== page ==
Vol. II. pp. 137, 138. We have left ourselves but little room to speak of the labours of the Editor and Translator. It would be in the highest degree unjust, however, to pass them over without the strongest expressions of commendation. They are such as to make the volumes very complete. The translation not only possesses the more ordinary and absolutely indispensable pre-requisites of general accuracy and fidelity, but the more rare recommendations of considerable care, propriety, and even elegance. It is not often that an expression occurs which grates upon the ear.

For our own parts, we highly applaud the practice (lately come into vogue) of translating valuable books of theology, originally written in Latin, into each man's vernacular; that is, where the works are really va

VOL. IX.- N.S.

luable. Whatever might be said, in a former age, for the practice of conveying theology in bad Latin, or whatever might be said for it now, as a medium of more general communication than any single modern language affords, we cannot see the peculiar benefit of puzzling over the horrible dog-Latin in which so large a portion of systematic theology is couched; except when it cannot be remedied; and this is rarely the case. We infinitely prefer å tolerable translation. As to the notion that the practice of reading such books tends to keep up the knowledge of Latin, (the plea sometimes made use of in its defence,) it is, we are persuaded, the most compendious method of destroying any thing like classical taste or a refined sensibility to the beauties and delicacies of the Latin tongue. Latin theology abounds with such words as would make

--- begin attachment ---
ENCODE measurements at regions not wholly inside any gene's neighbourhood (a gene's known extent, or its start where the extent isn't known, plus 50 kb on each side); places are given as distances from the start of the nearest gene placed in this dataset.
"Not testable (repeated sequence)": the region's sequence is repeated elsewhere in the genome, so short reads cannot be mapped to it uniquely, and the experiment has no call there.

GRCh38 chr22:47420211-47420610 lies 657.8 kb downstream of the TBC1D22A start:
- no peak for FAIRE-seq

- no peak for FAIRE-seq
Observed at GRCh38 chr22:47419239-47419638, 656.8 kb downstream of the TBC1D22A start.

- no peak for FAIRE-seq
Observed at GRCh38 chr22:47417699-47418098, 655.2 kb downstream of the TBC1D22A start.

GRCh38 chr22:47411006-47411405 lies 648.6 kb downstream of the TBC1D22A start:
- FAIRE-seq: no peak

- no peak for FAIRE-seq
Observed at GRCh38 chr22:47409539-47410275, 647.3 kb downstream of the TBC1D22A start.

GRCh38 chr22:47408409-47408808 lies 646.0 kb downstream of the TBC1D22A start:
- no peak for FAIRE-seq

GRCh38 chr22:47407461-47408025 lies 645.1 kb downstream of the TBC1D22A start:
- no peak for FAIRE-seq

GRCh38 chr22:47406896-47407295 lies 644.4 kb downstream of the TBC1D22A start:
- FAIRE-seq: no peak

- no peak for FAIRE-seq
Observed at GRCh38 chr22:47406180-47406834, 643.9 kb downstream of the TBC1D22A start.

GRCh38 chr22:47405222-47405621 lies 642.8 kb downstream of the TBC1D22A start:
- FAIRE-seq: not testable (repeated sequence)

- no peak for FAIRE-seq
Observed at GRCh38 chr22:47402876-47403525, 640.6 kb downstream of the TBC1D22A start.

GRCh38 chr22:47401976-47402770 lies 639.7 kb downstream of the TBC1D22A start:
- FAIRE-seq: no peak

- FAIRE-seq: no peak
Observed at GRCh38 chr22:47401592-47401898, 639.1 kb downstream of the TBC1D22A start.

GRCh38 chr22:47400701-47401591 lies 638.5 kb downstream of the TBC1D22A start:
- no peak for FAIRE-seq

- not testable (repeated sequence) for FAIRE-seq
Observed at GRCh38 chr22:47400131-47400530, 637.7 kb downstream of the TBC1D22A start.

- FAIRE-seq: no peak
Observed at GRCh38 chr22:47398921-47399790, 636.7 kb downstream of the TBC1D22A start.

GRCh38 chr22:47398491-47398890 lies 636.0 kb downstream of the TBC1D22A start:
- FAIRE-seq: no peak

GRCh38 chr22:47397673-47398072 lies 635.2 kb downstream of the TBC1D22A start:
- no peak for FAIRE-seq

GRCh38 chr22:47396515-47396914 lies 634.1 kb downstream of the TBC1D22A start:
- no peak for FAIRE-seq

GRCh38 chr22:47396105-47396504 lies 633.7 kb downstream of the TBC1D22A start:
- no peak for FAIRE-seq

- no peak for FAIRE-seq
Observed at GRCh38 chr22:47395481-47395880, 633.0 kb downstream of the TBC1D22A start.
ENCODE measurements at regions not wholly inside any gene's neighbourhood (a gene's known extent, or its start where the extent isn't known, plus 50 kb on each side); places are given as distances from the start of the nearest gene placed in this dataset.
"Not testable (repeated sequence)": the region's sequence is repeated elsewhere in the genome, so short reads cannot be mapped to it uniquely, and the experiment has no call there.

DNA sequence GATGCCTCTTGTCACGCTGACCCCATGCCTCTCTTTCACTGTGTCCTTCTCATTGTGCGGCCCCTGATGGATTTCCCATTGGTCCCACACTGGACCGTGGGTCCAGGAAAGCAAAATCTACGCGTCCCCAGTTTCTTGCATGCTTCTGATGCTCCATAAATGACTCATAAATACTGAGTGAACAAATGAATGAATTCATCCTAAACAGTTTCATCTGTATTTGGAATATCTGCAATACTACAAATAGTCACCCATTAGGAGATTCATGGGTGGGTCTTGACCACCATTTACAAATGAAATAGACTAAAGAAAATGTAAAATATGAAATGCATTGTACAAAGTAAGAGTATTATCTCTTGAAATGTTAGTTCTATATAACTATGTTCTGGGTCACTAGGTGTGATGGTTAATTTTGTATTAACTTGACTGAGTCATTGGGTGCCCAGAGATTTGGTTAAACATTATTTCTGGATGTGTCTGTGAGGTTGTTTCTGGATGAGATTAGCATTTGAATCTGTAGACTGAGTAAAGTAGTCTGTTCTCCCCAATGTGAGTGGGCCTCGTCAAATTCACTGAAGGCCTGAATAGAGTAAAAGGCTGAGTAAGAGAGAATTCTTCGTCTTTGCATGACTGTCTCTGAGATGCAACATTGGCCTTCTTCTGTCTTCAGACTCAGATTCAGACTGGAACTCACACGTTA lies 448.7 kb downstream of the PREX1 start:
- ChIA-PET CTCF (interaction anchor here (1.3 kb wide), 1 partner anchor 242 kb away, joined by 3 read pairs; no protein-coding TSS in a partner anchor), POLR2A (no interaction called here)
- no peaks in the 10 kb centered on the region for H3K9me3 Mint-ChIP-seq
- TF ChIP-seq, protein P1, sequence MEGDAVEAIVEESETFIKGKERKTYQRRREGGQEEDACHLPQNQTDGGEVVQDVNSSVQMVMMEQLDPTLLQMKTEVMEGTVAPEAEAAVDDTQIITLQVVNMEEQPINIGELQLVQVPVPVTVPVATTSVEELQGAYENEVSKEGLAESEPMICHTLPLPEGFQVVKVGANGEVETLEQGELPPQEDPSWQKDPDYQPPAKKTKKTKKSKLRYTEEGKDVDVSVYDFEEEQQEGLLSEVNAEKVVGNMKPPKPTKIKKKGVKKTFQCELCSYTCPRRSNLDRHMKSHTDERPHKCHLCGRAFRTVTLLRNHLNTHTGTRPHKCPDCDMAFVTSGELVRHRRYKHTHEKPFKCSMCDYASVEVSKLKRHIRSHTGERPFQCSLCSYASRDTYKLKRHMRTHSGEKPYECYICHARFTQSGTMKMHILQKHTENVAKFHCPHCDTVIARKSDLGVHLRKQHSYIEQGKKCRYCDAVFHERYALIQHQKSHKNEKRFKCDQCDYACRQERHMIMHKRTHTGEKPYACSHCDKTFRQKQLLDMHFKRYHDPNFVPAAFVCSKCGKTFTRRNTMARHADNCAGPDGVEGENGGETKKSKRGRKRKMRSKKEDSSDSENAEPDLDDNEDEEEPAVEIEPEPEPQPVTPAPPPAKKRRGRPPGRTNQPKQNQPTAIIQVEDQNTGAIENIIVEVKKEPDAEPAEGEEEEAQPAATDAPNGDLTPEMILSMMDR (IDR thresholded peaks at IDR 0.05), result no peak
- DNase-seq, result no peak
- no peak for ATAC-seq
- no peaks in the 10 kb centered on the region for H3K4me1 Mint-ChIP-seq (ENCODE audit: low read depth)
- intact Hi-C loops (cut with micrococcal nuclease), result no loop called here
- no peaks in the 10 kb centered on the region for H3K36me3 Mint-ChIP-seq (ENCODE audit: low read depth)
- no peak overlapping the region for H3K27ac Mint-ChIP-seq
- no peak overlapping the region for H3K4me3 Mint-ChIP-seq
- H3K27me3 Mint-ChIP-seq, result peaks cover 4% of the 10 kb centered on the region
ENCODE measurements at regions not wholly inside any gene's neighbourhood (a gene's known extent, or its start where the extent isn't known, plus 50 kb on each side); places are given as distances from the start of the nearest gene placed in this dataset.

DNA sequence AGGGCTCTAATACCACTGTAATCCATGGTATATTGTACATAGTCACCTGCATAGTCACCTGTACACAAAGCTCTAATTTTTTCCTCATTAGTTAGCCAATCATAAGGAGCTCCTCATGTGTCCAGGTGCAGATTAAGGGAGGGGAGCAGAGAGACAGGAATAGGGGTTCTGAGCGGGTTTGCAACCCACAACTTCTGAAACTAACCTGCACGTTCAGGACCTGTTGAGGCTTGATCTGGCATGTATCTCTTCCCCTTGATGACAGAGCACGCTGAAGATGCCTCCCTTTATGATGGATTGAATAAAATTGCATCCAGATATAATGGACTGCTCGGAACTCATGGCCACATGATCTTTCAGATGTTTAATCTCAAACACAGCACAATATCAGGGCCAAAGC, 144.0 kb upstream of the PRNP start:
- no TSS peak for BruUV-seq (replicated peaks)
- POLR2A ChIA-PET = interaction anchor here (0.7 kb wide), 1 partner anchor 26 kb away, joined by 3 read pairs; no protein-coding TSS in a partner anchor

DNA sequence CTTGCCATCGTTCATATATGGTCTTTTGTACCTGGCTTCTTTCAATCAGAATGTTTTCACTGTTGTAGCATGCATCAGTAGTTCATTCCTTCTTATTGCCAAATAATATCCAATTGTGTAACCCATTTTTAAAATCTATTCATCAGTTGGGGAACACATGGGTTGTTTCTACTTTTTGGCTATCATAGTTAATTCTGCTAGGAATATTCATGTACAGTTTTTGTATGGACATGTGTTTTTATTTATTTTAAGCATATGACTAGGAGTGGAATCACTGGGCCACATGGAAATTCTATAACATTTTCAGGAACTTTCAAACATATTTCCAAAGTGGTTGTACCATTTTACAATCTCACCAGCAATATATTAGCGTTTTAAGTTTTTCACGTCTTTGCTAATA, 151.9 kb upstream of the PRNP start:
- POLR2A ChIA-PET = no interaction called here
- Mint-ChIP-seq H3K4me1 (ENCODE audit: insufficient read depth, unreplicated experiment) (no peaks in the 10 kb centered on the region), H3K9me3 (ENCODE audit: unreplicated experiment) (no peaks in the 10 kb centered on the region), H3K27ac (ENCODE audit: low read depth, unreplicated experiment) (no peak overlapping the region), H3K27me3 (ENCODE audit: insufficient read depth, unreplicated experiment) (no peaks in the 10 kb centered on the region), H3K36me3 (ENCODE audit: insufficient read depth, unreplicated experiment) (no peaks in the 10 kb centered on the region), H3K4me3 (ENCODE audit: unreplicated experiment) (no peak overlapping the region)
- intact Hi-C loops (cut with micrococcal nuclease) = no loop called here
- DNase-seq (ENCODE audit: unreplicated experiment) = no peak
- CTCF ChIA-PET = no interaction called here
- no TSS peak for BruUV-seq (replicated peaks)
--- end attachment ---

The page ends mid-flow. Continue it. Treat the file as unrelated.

Quintilian stare and gasp.' A very valuable feature of the present work is, that the Editor has appended, (in the form of notes,) biographical sketches of the Fathers and schoolmen whose names so profusely adorn the pages of Davenant:-names once renowned and venerated ; now, in many instances, unknown or despised. It is but justice to say, that Mr. Allport has ferreted out the history of these 'bright obscure' with most laudable research. His notes, therefore, contain a great deal of curious valuable information. The sketch of the life of Davenant deserves the highest praise: it is the only attempt that has ever been made to give any thing like a detailed account of the history and writings of that great and good man. The materials for this purpose were necessarily very scanty; but what could be met with, have been procured, evidently by considerable labour, patience, and research. The whole is skilfully put together, and written with unaffected simplicity and great judgement. A good portrait of Davenant embellishes the first volume. We have observed several typographical errors ; but they are not such as materially detract from the value of the work.